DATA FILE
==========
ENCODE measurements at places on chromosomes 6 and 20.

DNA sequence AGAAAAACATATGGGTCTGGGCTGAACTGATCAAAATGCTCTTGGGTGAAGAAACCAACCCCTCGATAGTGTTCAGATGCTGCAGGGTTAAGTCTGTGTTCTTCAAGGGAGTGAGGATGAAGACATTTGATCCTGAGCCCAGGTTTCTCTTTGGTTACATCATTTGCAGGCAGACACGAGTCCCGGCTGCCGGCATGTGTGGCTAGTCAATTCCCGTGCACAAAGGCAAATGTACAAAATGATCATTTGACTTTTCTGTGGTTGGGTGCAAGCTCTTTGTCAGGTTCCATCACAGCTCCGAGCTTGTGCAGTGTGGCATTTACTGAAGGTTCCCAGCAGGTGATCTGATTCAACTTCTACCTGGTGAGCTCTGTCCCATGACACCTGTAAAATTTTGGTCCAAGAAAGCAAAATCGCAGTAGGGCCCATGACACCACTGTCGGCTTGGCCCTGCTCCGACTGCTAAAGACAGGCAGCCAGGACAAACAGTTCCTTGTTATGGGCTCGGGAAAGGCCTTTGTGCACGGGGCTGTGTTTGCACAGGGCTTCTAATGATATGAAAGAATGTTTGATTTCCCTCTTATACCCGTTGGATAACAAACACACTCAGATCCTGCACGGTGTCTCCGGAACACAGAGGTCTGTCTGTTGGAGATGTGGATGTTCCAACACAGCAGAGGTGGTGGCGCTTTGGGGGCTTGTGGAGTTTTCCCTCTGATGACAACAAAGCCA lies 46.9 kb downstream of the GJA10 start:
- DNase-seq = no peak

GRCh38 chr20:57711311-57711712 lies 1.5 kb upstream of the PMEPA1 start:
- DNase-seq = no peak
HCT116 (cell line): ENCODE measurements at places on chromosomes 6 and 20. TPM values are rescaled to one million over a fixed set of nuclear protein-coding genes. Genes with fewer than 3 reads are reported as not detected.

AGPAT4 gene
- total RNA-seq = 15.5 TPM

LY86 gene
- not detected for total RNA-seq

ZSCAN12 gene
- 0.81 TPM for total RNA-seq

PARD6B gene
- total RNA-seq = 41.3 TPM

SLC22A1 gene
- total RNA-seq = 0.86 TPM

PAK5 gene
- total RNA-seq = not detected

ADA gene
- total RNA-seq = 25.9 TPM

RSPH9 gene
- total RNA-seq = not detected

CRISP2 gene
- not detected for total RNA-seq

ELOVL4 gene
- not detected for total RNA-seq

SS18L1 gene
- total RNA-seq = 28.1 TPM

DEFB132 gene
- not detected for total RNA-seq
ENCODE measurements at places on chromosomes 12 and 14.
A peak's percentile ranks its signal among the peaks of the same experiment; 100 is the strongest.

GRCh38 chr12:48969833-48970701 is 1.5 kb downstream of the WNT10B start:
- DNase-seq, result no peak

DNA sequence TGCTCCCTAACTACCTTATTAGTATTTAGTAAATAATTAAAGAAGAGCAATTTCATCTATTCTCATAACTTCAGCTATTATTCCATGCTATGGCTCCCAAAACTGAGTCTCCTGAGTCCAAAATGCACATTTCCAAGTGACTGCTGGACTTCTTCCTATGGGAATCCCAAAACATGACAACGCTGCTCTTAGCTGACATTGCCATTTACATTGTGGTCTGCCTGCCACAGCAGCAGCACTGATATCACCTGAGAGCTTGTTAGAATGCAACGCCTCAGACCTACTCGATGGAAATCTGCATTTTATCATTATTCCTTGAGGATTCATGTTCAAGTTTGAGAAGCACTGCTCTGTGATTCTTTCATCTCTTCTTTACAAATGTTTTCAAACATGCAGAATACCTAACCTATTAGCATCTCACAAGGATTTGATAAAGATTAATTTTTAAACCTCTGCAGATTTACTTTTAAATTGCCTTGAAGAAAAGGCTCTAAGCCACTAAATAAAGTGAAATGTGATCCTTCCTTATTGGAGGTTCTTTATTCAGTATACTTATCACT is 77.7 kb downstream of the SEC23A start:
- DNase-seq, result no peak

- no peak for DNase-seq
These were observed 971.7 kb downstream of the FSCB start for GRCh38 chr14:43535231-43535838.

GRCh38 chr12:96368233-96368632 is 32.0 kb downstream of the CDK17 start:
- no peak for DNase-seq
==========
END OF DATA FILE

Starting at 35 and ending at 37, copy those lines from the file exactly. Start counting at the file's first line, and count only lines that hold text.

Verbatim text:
DNA sequence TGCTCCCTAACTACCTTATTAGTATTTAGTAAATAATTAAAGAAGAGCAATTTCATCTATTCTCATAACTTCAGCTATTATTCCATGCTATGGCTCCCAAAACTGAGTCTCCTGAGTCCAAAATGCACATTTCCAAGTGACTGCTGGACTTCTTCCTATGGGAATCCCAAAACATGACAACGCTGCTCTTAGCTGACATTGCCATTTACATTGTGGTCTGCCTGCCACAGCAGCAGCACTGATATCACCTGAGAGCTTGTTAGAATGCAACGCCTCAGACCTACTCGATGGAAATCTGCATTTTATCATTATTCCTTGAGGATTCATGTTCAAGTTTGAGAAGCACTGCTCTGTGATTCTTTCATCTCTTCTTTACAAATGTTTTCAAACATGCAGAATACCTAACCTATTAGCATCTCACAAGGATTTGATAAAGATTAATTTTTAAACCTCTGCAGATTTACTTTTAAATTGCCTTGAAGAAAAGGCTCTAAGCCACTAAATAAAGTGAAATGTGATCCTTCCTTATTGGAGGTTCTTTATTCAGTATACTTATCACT is 77.7 kb downstream of the SEC23A start:
- DNase-seq, result no peak

- no peak for DNase-seq